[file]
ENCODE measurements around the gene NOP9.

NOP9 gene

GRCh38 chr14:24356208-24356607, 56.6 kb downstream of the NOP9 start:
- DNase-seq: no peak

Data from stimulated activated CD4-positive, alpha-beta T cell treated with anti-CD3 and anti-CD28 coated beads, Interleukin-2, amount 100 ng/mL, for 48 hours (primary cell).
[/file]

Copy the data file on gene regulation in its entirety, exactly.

ENCODE measurements around the gene NOP9.

NOP9 gene

GRCh38 chr14:24356208-24356607, 56.6 kb downstream of the NOP9 start:
- DNase-seq: no peak

Data from stimulated activated CD4-positive, alpha-beta T cell treated with anti-CD3 and anti-CD28 coated beads, Interleukin-2, amount 100 ng/mL, for 48 hours (primary cell).